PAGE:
Twenty-five years after its introduction, the UK government has announced the end of rail franchising following dramatic falls in passenger numbers over the past six months.
Since March, the Department for Transport (DfT) has spent over £3.5 billion (US$4.5 billion) to meet shortfalls in ticket revenues, with “significant taxpayer support” needed for the the next 18 months.
While the move will not result in a full nationalisation of services, it will hand considerable control and responsibility to the government at a time when mobility trends continue to evolve rapidly.
Rail operators have been running services under temporary emergency measures agreements since the onset of the pandemic but the DfT has said franchising arrangements will now be replaced by a model which will create “a simpler, effective model through high performance targets and simplified journeys”, but with operators still being paid a ‘management fee’ for the day to day running of services.
Transport Secretary, Grant Shapps, said: “The model of privatisation adopted 25 years ago has seen significant rises in passenger numbers, but this pandemic has proven that it is no longer working.”
“[This model] will keep the best elements of the private sector, including competition and investment, that have helped to drive growth, but deliver strategic direction, leadership and accountability.”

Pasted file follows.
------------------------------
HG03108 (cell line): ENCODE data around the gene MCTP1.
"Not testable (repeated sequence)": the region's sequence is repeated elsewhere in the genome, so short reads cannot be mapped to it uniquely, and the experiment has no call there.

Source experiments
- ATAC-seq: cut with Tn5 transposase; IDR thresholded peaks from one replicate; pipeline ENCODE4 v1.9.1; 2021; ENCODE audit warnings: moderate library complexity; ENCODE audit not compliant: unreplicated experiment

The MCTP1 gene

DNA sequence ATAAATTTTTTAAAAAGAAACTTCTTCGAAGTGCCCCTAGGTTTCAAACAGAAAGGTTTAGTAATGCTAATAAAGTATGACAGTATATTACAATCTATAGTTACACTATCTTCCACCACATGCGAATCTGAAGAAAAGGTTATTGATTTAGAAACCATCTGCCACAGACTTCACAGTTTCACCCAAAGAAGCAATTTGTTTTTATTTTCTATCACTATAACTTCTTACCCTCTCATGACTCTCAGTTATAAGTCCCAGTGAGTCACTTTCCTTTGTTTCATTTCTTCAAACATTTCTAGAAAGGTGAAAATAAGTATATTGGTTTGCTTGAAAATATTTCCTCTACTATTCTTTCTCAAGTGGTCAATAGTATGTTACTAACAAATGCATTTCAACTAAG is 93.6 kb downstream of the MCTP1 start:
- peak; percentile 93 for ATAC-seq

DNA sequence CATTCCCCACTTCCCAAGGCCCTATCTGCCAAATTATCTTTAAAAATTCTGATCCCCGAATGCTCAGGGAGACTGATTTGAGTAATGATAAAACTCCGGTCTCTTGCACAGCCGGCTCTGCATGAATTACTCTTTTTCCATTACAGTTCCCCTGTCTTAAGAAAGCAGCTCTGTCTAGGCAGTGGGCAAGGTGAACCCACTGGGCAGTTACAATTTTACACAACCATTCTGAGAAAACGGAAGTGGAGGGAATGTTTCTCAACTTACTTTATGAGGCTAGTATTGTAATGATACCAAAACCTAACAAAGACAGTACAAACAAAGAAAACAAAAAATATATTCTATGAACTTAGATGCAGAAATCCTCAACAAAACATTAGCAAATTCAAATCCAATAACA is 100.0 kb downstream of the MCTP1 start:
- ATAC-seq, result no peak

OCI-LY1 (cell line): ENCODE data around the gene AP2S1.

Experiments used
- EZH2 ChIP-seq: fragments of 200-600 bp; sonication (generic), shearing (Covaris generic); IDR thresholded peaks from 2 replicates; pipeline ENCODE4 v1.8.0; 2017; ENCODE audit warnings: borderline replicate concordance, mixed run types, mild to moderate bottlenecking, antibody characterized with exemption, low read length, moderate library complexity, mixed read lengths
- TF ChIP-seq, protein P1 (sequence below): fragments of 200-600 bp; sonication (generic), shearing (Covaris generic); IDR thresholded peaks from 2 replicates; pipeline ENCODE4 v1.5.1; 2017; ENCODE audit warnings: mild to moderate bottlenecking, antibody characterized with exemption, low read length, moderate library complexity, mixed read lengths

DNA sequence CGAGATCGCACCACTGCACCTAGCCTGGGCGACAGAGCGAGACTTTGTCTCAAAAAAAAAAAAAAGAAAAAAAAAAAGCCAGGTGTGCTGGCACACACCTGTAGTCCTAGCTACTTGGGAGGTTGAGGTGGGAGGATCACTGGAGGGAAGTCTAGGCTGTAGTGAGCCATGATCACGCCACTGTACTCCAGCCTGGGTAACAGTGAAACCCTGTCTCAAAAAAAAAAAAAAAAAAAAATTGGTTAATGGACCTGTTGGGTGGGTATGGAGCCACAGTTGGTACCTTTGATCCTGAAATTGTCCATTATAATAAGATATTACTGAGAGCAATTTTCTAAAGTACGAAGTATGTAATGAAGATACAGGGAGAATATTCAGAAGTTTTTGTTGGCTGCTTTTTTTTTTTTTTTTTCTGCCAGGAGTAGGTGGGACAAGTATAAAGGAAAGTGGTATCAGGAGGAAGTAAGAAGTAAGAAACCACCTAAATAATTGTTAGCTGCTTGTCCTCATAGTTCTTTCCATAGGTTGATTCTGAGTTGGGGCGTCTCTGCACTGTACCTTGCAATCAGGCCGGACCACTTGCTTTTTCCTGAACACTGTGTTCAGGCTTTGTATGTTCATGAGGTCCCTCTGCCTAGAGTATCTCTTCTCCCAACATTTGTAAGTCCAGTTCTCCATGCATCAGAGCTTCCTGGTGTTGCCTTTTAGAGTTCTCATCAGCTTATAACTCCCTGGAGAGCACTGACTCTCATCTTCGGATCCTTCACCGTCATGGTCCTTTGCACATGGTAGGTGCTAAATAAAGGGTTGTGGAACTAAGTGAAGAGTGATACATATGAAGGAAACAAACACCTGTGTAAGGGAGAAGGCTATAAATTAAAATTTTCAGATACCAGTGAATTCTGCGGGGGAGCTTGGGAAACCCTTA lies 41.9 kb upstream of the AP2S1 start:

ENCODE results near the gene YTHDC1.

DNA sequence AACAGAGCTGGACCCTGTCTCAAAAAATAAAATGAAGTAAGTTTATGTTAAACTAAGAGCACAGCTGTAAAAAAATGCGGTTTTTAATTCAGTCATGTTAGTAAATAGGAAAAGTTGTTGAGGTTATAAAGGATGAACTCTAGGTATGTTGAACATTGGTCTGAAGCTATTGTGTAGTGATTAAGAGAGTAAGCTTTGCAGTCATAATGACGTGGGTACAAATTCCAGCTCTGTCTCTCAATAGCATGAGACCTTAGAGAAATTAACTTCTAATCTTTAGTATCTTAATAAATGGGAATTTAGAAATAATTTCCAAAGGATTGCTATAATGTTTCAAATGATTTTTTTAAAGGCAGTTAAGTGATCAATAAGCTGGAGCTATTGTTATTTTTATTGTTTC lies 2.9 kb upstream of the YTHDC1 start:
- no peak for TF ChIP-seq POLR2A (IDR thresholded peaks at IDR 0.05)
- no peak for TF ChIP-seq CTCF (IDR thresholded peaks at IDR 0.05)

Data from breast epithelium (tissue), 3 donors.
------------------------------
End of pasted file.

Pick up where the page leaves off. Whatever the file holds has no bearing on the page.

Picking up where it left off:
Passenger numbers dropped by as much as 90 percent at the height of the pandemic, and while they have risen in recent weeks, there are fears they could fall again as a second wave of the virus accelerates.
Source of controversy
The privatisation of rail services in the UK has been a constant source of controversy since its introduction in the 1990s, with the reliability, price and capacity of intercity services consistently lagging behind European counterparts.
Rail expert and former head of South Eastern Trains Sir Michael Holden described the current measures as the “worst possible arrangement to run the railways”.
“We’ve got the dead hand of the government on the helm, controlling all of the detailed decisions of the railway, and yet, they’re still paying for public sector operators to run the railway for them,” Holden said during a recent BBC panel show.
Public transport services across the world have experienced crippling financial losses since the pandemic hit, with government bailouts already being awarded to major transit authorities including Transport for London (TfL) and New York’s Metropolitan Transportation Authority (MTA).
Image: Stevekeiretsu (Flickr)